Cleaning Options

In an ideal situation, cleaning makes our homes a healthy place to live, ensuring good hygiene and an attractive house. However, we sometimes go too far in our pursuit of sterile cleanliness. The over use of cleaning products can actually make our homes unhealthy, while adding extra chemicals to waterways, spreading the problem to aquatic life.

Things to consider.

  • Regular cleaning is the most effective way to keep a house clean and green. In many cases, high-powered potentially harmful cleaners are only required because the job has been left too long and too much grime has built up to allow a more benign cleaner to do the job.
  • Many cleaning jobs can be done with simple ingredients, available at low cost from the supermarket. For example, a paste made from bicarb soda and water can effectively clean food stains and spills in the kitchen. Bicarb soda is also effective at absorbing odours (put some in the bottom of your kitchen tidy). Eucalyptus oil is very good at removing the grease on rangehoods and the residue adhesive left behind by sticky labels. See Greeniology for more green cleaning recipes.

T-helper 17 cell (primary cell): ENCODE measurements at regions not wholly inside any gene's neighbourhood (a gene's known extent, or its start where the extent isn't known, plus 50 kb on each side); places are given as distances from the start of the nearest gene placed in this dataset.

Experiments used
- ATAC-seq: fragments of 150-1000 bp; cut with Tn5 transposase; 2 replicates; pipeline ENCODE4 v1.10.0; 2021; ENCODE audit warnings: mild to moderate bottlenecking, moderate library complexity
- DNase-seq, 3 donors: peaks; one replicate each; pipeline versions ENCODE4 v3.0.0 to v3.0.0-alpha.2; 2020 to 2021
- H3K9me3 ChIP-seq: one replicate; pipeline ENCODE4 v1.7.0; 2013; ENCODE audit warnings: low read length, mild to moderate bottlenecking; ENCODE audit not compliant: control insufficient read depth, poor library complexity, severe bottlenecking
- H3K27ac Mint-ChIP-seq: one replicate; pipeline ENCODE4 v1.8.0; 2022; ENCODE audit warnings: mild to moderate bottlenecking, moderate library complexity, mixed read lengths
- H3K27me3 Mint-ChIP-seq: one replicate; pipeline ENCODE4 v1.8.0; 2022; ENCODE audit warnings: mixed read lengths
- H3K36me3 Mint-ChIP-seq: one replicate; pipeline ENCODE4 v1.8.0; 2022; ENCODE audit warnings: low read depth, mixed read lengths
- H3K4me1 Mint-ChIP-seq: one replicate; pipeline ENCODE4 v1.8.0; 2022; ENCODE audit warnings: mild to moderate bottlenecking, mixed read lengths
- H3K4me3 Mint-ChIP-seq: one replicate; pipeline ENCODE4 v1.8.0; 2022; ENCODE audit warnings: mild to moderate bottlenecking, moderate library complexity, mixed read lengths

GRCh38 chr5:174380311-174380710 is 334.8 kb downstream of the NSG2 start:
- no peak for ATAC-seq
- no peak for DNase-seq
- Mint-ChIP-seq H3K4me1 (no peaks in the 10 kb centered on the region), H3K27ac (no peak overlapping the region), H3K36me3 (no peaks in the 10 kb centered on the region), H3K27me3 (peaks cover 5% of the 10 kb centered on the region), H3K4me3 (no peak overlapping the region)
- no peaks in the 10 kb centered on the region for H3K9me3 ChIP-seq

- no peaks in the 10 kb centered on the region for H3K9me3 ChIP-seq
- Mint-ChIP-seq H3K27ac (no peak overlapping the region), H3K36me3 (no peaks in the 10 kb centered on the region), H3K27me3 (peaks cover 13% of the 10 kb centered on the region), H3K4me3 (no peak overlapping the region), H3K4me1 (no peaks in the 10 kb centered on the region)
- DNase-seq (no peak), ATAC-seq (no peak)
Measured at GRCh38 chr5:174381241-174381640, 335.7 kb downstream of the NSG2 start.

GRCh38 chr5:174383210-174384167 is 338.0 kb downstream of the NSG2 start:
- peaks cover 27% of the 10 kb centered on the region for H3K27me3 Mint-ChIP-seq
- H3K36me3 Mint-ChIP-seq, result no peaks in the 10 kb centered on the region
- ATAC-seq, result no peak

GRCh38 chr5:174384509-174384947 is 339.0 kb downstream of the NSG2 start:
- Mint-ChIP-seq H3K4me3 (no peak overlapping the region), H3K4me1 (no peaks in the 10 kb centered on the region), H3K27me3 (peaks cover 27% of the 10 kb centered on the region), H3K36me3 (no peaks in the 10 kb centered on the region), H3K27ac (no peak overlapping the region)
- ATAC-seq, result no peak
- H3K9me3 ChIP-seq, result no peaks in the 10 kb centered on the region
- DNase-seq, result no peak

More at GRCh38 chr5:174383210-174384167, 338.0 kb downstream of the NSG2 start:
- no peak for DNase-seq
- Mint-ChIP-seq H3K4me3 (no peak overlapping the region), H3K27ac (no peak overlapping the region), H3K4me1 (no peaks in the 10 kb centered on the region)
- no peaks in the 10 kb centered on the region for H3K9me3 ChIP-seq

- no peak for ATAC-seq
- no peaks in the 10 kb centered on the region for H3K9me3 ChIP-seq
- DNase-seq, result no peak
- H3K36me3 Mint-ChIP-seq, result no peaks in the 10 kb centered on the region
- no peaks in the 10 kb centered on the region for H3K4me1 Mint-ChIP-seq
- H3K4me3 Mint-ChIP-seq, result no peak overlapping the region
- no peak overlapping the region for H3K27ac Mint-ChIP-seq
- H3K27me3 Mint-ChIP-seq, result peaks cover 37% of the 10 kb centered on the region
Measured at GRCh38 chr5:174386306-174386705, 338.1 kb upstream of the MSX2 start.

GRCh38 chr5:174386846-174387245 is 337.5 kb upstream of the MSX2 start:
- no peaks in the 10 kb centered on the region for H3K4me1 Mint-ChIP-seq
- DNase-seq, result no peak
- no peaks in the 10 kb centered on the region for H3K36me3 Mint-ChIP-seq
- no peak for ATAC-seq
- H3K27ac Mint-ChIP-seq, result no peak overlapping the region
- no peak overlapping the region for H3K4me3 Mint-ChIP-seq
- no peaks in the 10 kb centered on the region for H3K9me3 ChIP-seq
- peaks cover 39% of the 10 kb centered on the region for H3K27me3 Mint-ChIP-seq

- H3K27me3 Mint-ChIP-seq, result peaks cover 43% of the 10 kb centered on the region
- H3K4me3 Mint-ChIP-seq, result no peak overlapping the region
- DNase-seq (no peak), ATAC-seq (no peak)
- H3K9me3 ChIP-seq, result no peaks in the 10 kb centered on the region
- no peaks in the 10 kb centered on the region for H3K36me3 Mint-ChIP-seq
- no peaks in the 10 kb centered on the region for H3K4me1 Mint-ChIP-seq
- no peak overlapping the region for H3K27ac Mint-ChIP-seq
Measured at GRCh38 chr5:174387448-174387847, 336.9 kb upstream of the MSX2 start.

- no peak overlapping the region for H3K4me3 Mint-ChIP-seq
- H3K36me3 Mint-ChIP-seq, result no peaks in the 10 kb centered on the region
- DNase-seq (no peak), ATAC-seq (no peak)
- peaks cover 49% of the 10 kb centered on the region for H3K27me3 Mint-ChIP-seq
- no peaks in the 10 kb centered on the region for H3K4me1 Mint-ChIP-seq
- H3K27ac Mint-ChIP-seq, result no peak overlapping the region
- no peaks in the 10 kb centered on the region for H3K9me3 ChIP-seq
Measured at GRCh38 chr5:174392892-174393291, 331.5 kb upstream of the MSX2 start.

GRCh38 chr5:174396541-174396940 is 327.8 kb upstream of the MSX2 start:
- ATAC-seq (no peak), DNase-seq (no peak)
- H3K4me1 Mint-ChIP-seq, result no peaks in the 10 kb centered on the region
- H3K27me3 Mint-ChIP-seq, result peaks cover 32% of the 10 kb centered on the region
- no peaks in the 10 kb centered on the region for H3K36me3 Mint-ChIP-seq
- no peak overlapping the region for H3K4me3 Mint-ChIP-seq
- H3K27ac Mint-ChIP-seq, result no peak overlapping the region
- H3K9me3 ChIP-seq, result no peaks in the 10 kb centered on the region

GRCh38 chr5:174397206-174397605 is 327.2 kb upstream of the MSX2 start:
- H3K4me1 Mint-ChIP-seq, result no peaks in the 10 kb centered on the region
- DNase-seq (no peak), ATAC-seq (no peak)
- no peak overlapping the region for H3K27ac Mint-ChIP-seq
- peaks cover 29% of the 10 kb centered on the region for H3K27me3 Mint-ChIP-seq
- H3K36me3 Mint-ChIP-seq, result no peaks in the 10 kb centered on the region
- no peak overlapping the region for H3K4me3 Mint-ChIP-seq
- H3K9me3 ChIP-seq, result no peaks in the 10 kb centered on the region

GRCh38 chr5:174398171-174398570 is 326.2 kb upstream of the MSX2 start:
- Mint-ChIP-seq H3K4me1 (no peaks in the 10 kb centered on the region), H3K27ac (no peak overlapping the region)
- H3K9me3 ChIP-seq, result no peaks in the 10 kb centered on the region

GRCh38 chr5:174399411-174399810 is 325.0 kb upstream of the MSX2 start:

• Always follow the instructions and pay attention to any hazard warnings. Products that recommend that you wear gloves, a mask or protective eye wear or open windows during use do so for a reason. Such recommendations can also serve as a warning that the product contains potentially harmful ingredients, so see if you can find less harmful alternatives.
  • Consider using fibre technology cleaning cloths and mops. These products have fibres with varying textures and lengths, designed for specific cleaning tasks. They can lessen and sometimes eliminate the need for cleaning chemicals.
  • Remember that germs are part of life and some are good for us. We are healthier when our bodies have the right balance of beneficial bacteria. A little exposure to the ‘bad’ ones can also help to strengthen our immune systems. Don’t use anti-bacterial cleaning products and hand washes unless you have a specific medical reason to. These products are part of our overuse of antibacterial agents, which is leading to growth of antibiotic resistant strains of bacteria. Anti-bacterial agents kill the ‘good’ and ‘bad’ germs indiscriminately. Obsessively trying to kill germs in your house can actually make it a less healthy place to live. Good hygiene habits, such as washing your hands after using the toilet, blowing your nose and before eating, are the first line of defence against illness.